From Town Criers to Bloggers: How Will Journalism Survive the Internet Age? #544505-00095

Submission Number:
Bob Withheld
Initiative Name:
From Town Criers to Bloggers: How Will Journalism Survive the Internet Age?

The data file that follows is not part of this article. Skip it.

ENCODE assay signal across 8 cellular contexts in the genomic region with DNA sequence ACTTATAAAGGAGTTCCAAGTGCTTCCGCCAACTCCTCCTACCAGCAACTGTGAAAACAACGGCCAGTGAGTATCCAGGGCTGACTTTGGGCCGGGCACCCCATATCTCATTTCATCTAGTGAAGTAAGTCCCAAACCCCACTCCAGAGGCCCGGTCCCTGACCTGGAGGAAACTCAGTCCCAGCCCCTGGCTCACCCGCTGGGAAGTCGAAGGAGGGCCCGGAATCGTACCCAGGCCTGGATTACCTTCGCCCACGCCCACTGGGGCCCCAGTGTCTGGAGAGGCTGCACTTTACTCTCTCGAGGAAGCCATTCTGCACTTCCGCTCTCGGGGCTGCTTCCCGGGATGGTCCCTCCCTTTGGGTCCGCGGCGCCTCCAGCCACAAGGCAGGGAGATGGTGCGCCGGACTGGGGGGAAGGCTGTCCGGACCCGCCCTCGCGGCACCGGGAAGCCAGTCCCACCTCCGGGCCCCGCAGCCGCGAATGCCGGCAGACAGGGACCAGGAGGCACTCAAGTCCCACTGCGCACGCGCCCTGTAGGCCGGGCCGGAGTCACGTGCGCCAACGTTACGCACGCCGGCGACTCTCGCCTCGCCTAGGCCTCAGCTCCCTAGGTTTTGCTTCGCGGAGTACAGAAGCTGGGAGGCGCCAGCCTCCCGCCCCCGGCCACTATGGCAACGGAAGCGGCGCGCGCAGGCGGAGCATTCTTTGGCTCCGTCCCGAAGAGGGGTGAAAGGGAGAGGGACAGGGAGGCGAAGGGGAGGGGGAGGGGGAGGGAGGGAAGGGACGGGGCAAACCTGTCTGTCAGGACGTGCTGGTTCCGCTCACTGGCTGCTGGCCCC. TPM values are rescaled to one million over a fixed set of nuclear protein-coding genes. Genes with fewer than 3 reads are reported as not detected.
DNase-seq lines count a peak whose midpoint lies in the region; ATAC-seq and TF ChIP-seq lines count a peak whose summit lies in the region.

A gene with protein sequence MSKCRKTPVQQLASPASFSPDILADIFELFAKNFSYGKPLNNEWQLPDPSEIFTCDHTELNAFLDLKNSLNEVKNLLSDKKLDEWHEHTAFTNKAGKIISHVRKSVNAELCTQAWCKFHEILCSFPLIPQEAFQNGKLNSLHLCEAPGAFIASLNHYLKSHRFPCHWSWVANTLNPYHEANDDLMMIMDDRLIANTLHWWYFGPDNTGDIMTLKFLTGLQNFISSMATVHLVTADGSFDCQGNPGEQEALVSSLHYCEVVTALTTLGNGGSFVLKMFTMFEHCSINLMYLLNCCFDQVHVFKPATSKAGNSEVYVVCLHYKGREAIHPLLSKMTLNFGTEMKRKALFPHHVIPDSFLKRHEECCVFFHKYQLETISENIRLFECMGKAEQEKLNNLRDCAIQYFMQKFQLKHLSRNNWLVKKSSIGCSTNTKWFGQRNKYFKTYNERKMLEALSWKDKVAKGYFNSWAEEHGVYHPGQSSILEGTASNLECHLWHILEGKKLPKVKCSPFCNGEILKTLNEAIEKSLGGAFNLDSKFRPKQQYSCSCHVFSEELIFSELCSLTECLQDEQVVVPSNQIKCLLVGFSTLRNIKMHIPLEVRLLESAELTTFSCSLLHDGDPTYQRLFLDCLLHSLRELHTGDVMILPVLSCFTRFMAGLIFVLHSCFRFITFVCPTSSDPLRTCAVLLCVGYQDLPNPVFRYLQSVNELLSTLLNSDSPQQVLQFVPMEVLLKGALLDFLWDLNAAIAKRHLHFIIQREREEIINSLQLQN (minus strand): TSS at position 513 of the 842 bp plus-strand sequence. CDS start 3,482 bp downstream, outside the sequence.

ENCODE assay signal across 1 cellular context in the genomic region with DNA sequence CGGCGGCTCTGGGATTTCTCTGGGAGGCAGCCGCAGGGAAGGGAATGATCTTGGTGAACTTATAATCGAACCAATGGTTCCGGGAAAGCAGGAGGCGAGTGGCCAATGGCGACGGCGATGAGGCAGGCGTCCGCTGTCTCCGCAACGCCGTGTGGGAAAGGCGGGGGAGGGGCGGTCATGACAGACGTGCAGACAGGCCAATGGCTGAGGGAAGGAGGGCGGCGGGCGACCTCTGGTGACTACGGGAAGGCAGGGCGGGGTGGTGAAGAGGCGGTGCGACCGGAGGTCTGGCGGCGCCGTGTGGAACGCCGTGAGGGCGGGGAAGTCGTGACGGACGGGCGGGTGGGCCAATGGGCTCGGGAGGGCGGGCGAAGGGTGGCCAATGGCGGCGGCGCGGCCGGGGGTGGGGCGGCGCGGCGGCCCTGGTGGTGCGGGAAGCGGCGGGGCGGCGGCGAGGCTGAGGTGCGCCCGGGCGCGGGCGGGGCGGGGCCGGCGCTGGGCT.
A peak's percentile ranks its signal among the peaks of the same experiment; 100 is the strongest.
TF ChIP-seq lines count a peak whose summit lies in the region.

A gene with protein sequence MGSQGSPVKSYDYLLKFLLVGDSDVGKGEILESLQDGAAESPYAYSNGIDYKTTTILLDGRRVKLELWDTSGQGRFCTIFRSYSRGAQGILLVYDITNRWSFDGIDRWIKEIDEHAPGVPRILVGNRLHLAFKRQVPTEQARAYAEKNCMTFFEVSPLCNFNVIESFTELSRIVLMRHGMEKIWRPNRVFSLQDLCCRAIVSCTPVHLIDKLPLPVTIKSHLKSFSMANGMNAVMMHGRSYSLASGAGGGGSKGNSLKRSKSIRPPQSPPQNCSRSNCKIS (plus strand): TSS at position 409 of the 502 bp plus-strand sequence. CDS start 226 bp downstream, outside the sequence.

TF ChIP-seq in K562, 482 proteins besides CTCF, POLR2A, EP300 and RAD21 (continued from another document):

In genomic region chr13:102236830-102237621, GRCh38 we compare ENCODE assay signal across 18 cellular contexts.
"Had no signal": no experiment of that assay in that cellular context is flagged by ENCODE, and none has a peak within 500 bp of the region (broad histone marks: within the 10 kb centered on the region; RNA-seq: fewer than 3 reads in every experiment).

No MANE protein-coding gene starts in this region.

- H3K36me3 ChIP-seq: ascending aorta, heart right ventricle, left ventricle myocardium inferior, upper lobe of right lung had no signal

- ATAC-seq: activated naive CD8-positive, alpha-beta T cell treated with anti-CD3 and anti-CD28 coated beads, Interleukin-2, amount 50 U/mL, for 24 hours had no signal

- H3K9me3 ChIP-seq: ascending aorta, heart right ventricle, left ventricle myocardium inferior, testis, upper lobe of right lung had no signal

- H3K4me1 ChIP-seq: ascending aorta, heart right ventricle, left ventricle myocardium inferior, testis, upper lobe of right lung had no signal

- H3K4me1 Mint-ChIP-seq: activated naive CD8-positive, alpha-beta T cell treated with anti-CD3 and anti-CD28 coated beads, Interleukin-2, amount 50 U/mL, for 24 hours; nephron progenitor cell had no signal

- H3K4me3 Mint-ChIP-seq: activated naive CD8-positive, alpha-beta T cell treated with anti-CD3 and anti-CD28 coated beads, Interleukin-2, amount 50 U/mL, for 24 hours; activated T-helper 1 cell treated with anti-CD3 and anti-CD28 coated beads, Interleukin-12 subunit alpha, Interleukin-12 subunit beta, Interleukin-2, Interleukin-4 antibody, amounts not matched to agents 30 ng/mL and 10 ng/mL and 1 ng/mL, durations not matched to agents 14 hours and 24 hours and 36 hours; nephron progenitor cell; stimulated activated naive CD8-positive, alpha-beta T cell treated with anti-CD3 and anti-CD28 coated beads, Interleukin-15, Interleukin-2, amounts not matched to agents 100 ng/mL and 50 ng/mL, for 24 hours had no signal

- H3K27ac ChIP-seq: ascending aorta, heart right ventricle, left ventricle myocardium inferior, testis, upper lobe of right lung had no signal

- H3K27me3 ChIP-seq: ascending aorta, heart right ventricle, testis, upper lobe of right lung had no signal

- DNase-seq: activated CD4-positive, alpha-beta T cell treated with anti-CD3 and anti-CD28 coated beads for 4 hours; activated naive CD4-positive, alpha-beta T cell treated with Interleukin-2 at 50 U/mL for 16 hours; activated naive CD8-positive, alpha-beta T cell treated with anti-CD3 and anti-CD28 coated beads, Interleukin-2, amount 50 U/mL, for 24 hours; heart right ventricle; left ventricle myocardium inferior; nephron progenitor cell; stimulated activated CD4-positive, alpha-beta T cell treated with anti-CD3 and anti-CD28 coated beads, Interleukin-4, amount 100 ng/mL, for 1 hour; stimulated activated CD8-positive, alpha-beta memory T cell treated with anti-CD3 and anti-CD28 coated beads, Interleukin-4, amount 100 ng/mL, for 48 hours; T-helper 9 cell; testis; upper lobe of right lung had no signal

I'm commenting on the FEDERAL TRADE COMMISSION STAFF DISCUSSION DRAFT: POTENTIAL POLICY RECOMMENDATIONS TO SUPPORT THE REINVENTION OF JOURNALISM. I can't understand why the FTC and the Federal government are even involved in "considering the challenges faced by journalism in the Internet age." This is not the government's concern. Leave it alone. If every newspaper in America goes bankrupt (which I assure you won't happen; there are many that know how to operate at a profit), it is not your concern. These are private businesses. They will either succeed or fail. And many may fail. But others will rise. The news business is changing. And in no way is the FTC, by conducting a few interviews, focus groups, and roundtable discussions going to be the facilitator of 'the way forward.' Leave it alone. I know it's just not in your nature to leave business to the business people, and of course you won't, but please, leave it alone. Whether any existing news media, structure, or business model survives; or whether any new structures or business models emerge is not for you to guide, incent, or subsidize. If you want to help, get rid of the staff (and cost) you obviously don't need because they have been working on this for over a year. The common good is served by those pursuing personal profits; by those who recognize that in order to make a profit they must meet the demands of the people; the people in this case being the many audiences for news. This profit incentive to find a workable model will lead to a far superior result than anything the FTC might come up with. Leave it alone. Surely you have other things to do that are actually within your scope other than try to play industry savior. (Although, of course I'm sure this is much more fun than your 'day job.' But if you want to play in this sandbox, go into the private sector.) In spite of your creative rationalizations that news organizations have always been government subsidized, the last thing we need is government involved in another private industry - especially the news business.